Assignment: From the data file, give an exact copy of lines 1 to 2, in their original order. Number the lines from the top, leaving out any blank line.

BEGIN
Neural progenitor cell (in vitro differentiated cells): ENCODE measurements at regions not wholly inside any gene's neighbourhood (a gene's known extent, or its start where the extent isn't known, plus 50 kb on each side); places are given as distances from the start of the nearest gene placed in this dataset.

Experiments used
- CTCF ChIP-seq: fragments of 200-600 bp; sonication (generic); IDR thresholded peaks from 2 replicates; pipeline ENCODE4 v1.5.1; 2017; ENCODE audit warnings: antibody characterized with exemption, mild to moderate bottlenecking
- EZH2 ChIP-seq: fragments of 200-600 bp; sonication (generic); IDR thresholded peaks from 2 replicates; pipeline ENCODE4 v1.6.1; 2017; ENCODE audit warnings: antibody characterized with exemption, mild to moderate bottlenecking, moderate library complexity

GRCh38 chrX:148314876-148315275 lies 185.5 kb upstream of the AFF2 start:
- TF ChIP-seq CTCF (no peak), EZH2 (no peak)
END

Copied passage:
Neural progenitor cell (in vitro differentiated cells): ENCODE measurements at regions not wholly inside any gene's neighbourhood (a gene's known extent, or its start where the extent isn't known, plus 50 kb on each side); places are given as distances from the start of the nearest gene placed in this dataset.

Experiments used